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In 1986, when Italian chef Carlo Petrini saw a McDonald’s restaurant being constructed near the historic Spanish Steps in Rome, he quietly said “Enough.”
What followed was a movement he founded in response to non-nutritious fast food simply called “slow food.”
At first the group was small with a single-minded goal: boycott fast food and return to the more time-consuming preparations that grandmothers had perfected, which included a wider variety of plants than are commercially grown.
Before long, the missives of slow food included supporting local farmers, avoiding mass-produced food, choosing organic, taking the time needed to prepare unprocessed food from scratch and joining family and friends more often at communal tables.
Today, the worldwide slow food movement has given way to other lifestyle trends that eschew technology and a fast-paced, often unhealthy life.
These include slow travel and slow design. These movements put human mental and physical health above profits and technology.
In the world of online dating, digital hookups, speed dating, sexting and high breakup rates, it only makes sense “slow love” should emerge.
Slow love is a philosophy I coined in my book “The 30-Day Love Detox” to describe a trend where men and women put quality relationships above sexual opportunity by slowing down the pace of the physical relationship to allow the vulnerable emotional brain to create a more lasting bond.
It’s a way to say no to junk food sex and and yes to a healthy, supportive relationship.
And, make no mistake about it, slow love isn’t some old-fashioned return to traditional gender roles where women withhold sex to make a man think his longing is love.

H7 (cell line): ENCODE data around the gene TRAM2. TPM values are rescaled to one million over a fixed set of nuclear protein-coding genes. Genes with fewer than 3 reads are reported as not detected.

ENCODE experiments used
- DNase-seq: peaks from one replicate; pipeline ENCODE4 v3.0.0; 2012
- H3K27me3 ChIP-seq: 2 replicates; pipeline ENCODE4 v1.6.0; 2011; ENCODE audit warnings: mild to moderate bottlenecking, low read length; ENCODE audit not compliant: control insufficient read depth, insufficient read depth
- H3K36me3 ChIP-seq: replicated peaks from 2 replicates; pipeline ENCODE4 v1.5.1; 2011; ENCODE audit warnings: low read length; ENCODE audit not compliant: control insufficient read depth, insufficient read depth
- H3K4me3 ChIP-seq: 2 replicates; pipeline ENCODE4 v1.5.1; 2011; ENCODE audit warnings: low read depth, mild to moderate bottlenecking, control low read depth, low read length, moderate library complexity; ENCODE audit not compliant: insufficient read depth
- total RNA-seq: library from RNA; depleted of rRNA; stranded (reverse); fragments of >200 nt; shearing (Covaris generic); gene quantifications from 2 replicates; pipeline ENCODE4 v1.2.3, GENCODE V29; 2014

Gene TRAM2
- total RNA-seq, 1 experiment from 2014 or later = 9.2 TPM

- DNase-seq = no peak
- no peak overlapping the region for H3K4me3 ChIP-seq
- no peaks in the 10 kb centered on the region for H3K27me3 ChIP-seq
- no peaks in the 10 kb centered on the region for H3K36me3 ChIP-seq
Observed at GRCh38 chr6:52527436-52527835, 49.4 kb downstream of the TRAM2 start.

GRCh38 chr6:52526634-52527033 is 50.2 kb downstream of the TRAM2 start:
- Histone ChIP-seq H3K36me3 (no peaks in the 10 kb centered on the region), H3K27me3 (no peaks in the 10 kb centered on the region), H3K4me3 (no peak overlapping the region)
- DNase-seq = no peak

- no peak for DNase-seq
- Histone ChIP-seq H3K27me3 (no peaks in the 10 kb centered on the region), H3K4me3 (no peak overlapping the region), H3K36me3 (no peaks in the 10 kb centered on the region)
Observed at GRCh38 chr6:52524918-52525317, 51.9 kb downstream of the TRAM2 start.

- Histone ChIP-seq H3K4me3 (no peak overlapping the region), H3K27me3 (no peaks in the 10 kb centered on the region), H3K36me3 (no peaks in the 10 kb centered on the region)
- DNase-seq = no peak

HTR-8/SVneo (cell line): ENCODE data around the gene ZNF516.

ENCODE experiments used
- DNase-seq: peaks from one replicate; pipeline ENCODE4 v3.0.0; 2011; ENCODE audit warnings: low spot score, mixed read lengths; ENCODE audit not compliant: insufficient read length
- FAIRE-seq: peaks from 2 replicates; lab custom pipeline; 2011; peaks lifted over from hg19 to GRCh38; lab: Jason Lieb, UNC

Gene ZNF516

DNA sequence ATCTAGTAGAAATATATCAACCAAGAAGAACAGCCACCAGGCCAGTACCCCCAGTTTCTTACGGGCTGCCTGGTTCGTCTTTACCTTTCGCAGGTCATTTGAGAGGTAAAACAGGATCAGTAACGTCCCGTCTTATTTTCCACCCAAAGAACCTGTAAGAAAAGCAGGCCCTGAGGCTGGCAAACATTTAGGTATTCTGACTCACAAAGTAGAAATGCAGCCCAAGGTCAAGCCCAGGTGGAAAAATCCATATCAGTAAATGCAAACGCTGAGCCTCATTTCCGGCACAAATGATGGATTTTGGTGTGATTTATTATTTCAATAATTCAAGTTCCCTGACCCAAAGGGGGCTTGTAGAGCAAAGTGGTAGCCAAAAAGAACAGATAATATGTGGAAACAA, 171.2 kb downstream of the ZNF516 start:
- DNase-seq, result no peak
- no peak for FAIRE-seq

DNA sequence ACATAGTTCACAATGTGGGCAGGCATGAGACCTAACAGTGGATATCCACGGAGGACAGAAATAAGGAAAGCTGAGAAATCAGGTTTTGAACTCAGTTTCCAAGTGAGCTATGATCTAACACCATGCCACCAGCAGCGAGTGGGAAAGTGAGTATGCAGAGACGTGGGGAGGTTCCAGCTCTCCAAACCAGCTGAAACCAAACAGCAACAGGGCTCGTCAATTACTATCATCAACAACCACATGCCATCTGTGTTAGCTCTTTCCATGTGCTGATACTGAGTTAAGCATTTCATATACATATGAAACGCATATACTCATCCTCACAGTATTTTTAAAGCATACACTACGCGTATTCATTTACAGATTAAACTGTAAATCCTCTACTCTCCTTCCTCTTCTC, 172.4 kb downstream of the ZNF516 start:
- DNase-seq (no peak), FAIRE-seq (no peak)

It’s a call for new courtship rituals that allow the men and women to build trust before sex.
“Low-criteria relationships make it difficult
to make sound relationship choices.”
The tenants of slow love are:
And get rid of poor nutritional relationships. Low-criteria relationships — the ones that bring sex without commitment or expressions of love — cloud our vision and make it difficult to make sound relationship choices.
They also train our bodies to need low-substance variety.
Adopt healthy sexual boundaries. Learn the vital communication skills you need to slow down the pace of a new romantic relationship.
Delay the onset of sexual activity with a new partner until a healthy degree of emotional intimacy is established.
Reduce the use of digital technology in courtship. Supplement it with telephone conversations and face-to-face nonsexual interactions.
Create a positive “passion turning point” through sex by exchanging a verbal expression of love before sexual activity begins.
I hope you’ll read more about slow love in “The 30-Day Love Detox” so you can find the care and commitment you deserve.
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